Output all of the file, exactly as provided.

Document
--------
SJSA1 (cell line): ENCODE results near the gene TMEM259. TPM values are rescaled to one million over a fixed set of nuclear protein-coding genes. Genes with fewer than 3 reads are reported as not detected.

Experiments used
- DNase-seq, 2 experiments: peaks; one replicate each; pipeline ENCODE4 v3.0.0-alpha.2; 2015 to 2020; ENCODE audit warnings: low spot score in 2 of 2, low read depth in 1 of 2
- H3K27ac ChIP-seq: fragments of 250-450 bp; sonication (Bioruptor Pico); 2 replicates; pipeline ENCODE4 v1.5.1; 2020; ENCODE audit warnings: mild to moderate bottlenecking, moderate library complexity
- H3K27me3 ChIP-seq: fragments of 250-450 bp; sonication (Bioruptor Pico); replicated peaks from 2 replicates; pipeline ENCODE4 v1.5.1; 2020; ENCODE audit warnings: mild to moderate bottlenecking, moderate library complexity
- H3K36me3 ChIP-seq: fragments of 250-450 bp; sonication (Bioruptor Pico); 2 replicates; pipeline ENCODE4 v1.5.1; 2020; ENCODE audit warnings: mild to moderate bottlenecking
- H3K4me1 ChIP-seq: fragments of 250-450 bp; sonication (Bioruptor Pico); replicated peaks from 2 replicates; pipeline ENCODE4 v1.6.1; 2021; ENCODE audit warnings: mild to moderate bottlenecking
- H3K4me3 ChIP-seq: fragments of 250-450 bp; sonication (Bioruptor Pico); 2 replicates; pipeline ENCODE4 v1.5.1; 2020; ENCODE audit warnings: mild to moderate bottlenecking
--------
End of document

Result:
SJSA1 (cell line): ENCODE results near the gene TMEM259. TPM values are rescaled to one million over a fixed set of nuclear protein-coding genes. Genes with fewer than 3 reads are reported as not detected.

Experiments used
- DNase-seq, 2 experiments: peaks; one replicate each; pipeline ENCODE4 v3.0.0-alpha.2; 2015 to 2020; ENCODE audit warnings: low spot score in 2 of 2, low read depth in 1 of 2
- H3K27ac ChIP-seq: fragments of 250-450 bp; sonication (Bioruptor Pico); 2 replicates; pipeline ENCODE4 v1.5.1; 2020; ENCODE audit warnings: mild to moderate bottlenecking, moderate library complexity
- H3K27me3 ChIP-seq: fragments of 250-450 bp; sonication (Bioruptor Pico); replicated peaks from 2 replicates; pipeline ENCODE4 v1.5.1; 2020; ENCODE audit warnings: mild to moderate bottlenecking, moderate library complexity
- H3K36me3 ChIP-seq: fragments of 250-450 bp; sonication (Bioruptor Pico); 2 replicates; pipeline ENCODE4 v1.5.1; 2020; ENCODE audit warnings: mild to moderate bottlenecking
- H3K4me1 ChIP-seq: fragments of 250-450 bp; sonication (Bioruptor Pico); replicated peaks from 2 replicates; pipeline ENCODE4 v1.6.1; 2021; ENCODE audit warnings: mild to moderate bottlenecking
- H3K4me3 ChIP-seq: fragments of 250-450 bp; sonication (Bioruptor Pico); 2 replicates; pipeline ENCODE4 v1.5.1; 2020; ENCODE audit warnings: mild to moderate bottlenecking